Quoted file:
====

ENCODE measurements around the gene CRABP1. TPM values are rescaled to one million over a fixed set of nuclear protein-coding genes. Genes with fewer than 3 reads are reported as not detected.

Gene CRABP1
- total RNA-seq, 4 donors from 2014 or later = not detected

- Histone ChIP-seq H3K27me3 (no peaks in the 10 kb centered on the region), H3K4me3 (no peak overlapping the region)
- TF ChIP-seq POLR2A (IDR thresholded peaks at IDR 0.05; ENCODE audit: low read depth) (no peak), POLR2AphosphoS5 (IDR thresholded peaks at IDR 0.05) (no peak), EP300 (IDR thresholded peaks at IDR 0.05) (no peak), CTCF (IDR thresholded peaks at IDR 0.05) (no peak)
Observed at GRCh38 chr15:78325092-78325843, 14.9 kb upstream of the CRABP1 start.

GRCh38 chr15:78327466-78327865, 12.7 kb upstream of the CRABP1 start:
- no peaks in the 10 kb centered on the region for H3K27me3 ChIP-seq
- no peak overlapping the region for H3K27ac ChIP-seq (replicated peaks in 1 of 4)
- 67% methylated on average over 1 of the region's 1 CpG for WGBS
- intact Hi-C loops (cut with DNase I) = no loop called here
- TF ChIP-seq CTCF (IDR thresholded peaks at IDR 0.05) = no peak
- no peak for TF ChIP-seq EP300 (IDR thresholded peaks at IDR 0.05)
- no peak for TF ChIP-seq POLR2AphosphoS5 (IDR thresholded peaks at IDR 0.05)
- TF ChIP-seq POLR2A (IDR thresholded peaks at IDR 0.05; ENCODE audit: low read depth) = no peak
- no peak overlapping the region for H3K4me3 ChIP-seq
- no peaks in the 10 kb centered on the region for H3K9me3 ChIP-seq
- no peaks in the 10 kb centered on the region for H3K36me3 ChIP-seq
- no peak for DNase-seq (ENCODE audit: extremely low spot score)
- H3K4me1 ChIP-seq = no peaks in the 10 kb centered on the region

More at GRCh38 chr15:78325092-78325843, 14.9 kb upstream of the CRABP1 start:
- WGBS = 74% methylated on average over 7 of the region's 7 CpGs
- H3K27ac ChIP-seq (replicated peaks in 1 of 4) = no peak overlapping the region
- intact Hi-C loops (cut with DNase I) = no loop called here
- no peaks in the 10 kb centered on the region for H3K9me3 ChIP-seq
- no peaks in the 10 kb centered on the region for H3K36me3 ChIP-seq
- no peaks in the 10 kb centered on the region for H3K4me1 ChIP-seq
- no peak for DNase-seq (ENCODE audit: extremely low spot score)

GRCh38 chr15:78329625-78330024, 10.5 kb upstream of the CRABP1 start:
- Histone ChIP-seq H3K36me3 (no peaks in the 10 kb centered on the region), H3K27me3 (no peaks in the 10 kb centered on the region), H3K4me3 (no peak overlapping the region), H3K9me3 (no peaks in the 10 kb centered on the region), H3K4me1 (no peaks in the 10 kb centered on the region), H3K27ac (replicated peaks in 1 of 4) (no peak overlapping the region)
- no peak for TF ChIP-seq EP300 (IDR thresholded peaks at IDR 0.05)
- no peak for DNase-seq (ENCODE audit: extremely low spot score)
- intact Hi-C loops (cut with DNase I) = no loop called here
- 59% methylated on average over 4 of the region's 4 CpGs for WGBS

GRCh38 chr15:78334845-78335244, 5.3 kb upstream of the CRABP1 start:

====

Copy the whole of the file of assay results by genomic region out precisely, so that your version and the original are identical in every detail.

ENCODE measurements around the gene CRABP1. TPM values are rescaled to one million over a fixed set of nuclear protein-coding genes. Genes with fewer than 3 reads are reported as not detected.

Gene CRABP1
- total RNA-seq, 4 donors from 2014 or later = not detected

- Histone ChIP-seq H3K27me3 (no peaks in the 10 kb centered on the region), H3K4me3 (no peak overlapping the region)
- TF ChIP-seq POLR2A (IDR thresholded peaks at IDR 0.05; ENCODE audit: low read depth) (no peak), POLR2AphosphoS5 (IDR thresholded peaks at IDR 0.05) (no peak), EP300 (IDR thresholded peaks at IDR 0.05) (no peak), CTCF (IDR thresholded peaks at IDR 0.05) (no peak)
Observed at GRCh38 chr15:78325092-78325843, 14.9 kb upstream of the CRABP1 start.

GRCh38 chr15:78327466-78327865, 12.7 kb upstream of the CRABP1 start:
- no peaks in the 10 kb centered on the region for H3K27me3 ChIP-seq
- no peak overlapping the region for H3K27ac ChIP-seq (replicated peaks in 1 of 4)
- 67% methylated on average over 1 of the region's 1 CpG for WGBS
- intact Hi-C loops (cut with DNase I) = no loop called here
- TF ChIP-seq CTCF (IDR thresholded peaks at IDR 0.05) = no peak
- no peak for TF ChIP-seq EP300 (IDR thresholded peaks at IDR 0.05)
- no peak for TF ChIP-seq POLR2AphosphoS5 (IDR thresholded peaks at IDR 0.05)
- TF ChIP-seq POLR2A (IDR thresholded peaks at IDR 0.05; ENCODE audit: low read depth) = no peak
- no peak overlapping the region for H3K4me3 ChIP-seq
- no peaks in the 10 kb centered on the region for H3K9me3 ChIP-seq
- no peaks in the 10 kb centered on the region for H3K36me3 ChIP-seq
- no peak for DNase-seq (ENCODE audit: extremely low spot score)
- H3K4me1 ChIP-seq = no peaks in the 10 kb centered on the region

More at GRCh38 chr15:78325092-78325843, 14.9 kb upstream of the CRABP1 start:
- WGBS = 74% methylated on average over 7 of the region's 7 CpGs
- H3K27ac ChIP-seq (replicated peaks in 1 of 4) = no peak overlapping the region
- intact Hi-C loops (cut with DNase I) = no loop called here
- no peaks in the 10 kb centered on the region for H3K9me3 ChIP-seq
- no peaks in the 10 kb centered on the region for H3K36me3 ChIP-seq
- no peaks in the 10 kb centered on the region for H3K4me1 ChIP-seq
- no peak for DNase-seq (ENCODE audit: extremely low spot score)

GRCh38 chr15:78329625-78330024, 10.5 kb upstream of the CRABP1 start:
- Histone ChIP-seq H3K36me3 (no peaks in the 10 kb centered on the region), H3K27me3 (no peaks in the 10 kb centered on the region), H3K4me3 (no peak overlapping the region), H3K9me3 (no peaks in the 10 kb centered on the region), H3K4me1 (no peaks in the 10 kb centered on the region), H3K27ac (replicated peaks in 1 of 4) (no peak overlapping the region)
- no peak for TF ChIP-seq EP300 (IDR thresholded peaks at IDR 0.05)
- no peak for DNase-seq (ENCODE audit: extremely low spot score)
- intact Hi-C loops (cut with DNase I) = no loop called here
- 59% methylated on average over 4 of the region's 4 CpGs for WGBS

GRCh38 chr15:78334845-78335244, 5.3 kb upstream of the CRABP1 start: